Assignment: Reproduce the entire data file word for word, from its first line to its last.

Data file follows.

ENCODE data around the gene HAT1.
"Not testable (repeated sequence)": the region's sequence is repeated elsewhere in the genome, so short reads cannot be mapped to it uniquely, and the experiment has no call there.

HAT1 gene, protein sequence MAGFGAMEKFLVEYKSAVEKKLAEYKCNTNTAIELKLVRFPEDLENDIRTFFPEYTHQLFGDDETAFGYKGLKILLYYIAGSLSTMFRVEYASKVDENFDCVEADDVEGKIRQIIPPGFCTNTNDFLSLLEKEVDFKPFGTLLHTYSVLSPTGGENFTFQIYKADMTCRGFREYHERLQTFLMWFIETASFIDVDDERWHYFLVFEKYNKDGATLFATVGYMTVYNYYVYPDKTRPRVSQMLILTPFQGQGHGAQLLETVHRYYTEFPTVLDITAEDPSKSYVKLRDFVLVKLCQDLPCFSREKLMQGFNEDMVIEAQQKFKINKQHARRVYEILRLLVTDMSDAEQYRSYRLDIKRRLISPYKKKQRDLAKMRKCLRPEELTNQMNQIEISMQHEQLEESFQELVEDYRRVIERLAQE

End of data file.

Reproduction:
ENCODE data around the gene HAT1.
"Not testable (repeated sequence)": the region's sequence is repeated elsewhere in the genome, so short reads cannot be mapped to it uniquely, and the experiment has no call there.

HAT1 gene, protein sequence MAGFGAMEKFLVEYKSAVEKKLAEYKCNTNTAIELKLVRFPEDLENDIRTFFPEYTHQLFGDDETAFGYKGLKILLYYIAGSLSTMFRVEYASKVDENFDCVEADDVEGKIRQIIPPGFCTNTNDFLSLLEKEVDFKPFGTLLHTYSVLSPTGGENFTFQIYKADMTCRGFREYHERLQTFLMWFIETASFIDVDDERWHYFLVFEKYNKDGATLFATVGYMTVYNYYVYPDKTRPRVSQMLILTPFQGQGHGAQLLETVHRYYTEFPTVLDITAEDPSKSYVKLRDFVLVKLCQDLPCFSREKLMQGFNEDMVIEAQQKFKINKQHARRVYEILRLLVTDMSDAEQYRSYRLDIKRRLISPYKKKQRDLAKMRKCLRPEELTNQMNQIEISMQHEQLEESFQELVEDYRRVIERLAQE